By: Zoe Sedlak
I’m from Ontario, and I’ve always lived in the same city, so I’m a pretty white-bred, Anglo-saxon suburbanite with a car and a cat and a retail job. Sometimes it’s hard to imagine that I might have any semblance of a cultural bone in my body, so when I think about Spain, a little chill runs through me as I imagine living in on of the apartments in Madrid going to salsa parties every night, running with the bulls, and drinking the tequila with the worm at the bottom. That’s about the extent of my very narrow and pretty inaccurate understanding of a place like Spain from a cultural standpoint. But then I thought about my own city, and what it means to live in a place like Toronto, and I realized that, if you really wanted to go beyond that simplistic understanding of somewhere else, you need to live there.
The way I see it, going to somewhere like Spain if you’re from anywhere but Spain is like going to Quebec if you’re from anywhere else in Canada. And since it’s the closest I’ve gotten to culture shock in my still fairly un-travelled life, this is how I relate it. First, you can go to Quebec City, or you can go to Montreal, and it’s great there. There are tons of things to do. There are art galleries, and universities, and coffee shops and theme parks and hotels. There are resort towns like Mont Tremblant where cute little shops are cut into the side of a mountain so you can shop for souvenirs while enjoying a stunning view at the same time. In my road trips across Canada I’ve done all of these things in Quebec, and it didn’t faze me, because all these places still felt very much like Canada. But it wasn’t until we went to eastern Quebec and to places like Gaspe, where there’s less and less tourist traffic, that I got my first hint of culture shock in my own country.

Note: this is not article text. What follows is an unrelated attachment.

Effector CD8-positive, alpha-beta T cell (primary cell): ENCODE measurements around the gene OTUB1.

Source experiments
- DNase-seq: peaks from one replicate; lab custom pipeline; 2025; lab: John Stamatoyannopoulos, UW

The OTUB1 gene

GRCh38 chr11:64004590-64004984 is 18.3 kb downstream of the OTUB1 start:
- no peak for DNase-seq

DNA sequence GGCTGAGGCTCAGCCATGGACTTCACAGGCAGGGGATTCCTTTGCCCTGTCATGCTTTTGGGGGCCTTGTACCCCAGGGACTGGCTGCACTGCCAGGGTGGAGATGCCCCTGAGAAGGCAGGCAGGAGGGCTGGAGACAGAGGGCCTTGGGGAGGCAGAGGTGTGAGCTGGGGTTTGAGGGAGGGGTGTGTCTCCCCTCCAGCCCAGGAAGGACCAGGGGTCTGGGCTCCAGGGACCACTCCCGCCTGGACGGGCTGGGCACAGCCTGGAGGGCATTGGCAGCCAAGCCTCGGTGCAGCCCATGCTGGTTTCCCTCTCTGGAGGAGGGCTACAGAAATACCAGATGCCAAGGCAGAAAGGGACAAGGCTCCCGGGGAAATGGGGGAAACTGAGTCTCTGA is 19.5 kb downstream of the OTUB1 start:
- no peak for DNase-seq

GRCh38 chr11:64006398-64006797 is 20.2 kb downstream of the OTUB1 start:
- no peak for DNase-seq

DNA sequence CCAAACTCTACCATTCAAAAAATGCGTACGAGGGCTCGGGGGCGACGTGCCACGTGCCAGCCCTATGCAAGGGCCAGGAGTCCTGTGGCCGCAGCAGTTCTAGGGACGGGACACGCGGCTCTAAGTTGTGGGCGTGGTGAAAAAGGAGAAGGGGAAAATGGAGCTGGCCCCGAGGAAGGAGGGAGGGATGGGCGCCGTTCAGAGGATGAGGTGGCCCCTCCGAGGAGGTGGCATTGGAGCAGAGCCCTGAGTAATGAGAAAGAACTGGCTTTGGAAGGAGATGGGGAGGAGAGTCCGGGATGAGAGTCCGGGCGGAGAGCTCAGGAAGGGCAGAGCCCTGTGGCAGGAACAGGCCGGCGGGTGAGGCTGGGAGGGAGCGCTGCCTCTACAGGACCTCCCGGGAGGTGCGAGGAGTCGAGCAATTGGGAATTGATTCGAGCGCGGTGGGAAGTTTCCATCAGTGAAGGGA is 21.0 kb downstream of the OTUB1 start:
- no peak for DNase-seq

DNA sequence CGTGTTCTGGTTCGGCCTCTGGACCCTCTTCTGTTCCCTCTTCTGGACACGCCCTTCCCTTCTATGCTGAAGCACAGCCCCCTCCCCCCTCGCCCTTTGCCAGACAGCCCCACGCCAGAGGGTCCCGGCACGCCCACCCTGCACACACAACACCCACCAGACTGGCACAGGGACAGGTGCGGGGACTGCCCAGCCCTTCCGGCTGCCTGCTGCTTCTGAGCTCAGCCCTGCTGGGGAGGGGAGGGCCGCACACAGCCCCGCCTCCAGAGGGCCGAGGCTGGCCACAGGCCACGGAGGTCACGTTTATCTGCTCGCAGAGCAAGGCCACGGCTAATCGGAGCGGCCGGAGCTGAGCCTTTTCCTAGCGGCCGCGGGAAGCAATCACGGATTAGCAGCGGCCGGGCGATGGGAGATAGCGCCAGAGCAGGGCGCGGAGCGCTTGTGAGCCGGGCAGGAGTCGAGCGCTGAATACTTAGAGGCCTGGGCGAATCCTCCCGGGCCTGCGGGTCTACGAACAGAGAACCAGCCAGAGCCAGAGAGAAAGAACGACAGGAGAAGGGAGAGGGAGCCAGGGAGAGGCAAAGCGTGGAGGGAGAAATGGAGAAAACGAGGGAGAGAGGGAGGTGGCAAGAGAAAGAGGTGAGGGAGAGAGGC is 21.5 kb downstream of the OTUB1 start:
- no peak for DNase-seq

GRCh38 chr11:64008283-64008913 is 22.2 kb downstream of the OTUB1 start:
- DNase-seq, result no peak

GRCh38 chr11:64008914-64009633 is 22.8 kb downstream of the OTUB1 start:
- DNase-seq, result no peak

In places like Quebec City or Montreal, you get a lot of Francophones, but most people are bilingual, or at least very familiar in communicating with people in English. But on the way to Gaspe, there are towns and large areas where we found ourselves miming to locals and making sad attempts at employing our meagre high school French to try to ask for directions, because in places like that, there are few to no English speakers. You can walk into a Poissonerie (where they make the most delicious cod I’ve had in my entire life) and find yourself surrounded by language you don’t know, and for the time we spent in this part of Quebec, it was like we were in a different country. And it was fascinating.
This is the kind of travelling experience I want. Since I’ve had to limit myself to my own continent, these kind of experiences have been hard to come by. But I’ve realized if you’re going to enjoy your time in a new culture, whether it’s camping in Gaspe or couch surfing at Madrid apartments for several weeks, you can get culture shock. And if you embrace it instead of trying to hide from it, this culture shock can be a refreshing experience.